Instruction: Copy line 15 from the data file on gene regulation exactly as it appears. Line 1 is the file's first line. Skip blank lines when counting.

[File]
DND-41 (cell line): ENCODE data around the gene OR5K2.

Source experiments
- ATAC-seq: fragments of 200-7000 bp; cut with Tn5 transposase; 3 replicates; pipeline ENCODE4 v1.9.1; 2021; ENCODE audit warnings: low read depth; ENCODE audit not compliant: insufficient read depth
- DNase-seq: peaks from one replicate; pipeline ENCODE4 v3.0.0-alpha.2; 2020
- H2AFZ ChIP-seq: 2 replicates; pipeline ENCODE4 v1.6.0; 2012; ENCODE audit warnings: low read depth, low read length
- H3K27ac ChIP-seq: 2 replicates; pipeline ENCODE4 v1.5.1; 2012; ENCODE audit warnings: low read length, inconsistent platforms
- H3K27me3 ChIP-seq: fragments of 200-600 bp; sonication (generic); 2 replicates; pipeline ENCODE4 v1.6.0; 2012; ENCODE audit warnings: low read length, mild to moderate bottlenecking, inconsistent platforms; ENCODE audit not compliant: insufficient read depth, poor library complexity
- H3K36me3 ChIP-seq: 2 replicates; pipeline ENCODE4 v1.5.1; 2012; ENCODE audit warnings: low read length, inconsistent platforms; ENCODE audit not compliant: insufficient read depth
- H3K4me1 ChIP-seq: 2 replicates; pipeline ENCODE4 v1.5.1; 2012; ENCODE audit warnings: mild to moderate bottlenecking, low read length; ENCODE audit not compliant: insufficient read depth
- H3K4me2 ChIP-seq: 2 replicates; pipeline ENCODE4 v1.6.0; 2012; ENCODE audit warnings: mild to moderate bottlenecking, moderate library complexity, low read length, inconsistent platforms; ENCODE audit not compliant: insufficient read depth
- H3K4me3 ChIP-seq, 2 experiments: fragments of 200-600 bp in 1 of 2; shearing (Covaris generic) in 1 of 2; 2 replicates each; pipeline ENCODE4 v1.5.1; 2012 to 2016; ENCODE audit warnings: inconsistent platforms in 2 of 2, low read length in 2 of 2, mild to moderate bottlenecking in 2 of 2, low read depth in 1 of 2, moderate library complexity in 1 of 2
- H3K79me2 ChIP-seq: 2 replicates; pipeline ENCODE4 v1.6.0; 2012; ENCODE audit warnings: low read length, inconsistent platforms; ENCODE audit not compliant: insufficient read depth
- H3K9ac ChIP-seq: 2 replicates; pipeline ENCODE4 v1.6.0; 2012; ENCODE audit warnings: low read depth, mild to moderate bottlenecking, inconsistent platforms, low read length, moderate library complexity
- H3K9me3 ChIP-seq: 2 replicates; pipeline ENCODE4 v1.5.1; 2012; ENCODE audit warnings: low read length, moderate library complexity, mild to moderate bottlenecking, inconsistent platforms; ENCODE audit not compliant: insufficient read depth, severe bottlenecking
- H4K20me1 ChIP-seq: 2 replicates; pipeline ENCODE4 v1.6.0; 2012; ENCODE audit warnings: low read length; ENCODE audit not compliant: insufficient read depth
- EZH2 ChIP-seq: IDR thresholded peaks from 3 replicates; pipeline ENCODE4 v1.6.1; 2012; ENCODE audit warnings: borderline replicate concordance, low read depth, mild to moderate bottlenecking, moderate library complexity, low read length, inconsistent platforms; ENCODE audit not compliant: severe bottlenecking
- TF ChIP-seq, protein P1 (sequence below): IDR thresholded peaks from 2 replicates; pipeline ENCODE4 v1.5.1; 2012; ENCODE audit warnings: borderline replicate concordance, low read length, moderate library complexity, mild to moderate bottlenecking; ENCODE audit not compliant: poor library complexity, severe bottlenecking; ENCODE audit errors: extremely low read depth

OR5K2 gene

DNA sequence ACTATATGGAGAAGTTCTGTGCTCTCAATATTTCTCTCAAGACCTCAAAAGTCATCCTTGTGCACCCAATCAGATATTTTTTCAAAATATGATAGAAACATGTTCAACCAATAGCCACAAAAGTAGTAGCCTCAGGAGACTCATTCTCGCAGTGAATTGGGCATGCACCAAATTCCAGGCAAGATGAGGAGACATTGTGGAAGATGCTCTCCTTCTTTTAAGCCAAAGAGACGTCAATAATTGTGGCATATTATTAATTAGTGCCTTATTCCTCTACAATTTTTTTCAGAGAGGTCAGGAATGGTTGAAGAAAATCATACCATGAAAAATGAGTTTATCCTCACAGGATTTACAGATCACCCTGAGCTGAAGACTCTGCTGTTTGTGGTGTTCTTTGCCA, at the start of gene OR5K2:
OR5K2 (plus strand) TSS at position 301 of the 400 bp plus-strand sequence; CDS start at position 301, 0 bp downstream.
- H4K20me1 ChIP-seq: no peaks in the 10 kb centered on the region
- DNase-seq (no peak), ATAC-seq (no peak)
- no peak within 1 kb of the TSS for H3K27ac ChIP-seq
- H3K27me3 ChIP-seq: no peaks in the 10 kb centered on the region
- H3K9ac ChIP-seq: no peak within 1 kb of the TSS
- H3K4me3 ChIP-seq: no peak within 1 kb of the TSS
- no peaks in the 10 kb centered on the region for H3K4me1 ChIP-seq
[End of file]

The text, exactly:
- H4K20me1 ChIP-seq: 2 replicates; pipeline ENCODE4 v1.6.0; 2012; ENCODE audit warnings: low read length; ENCODE audit not compliant: insufficient read depth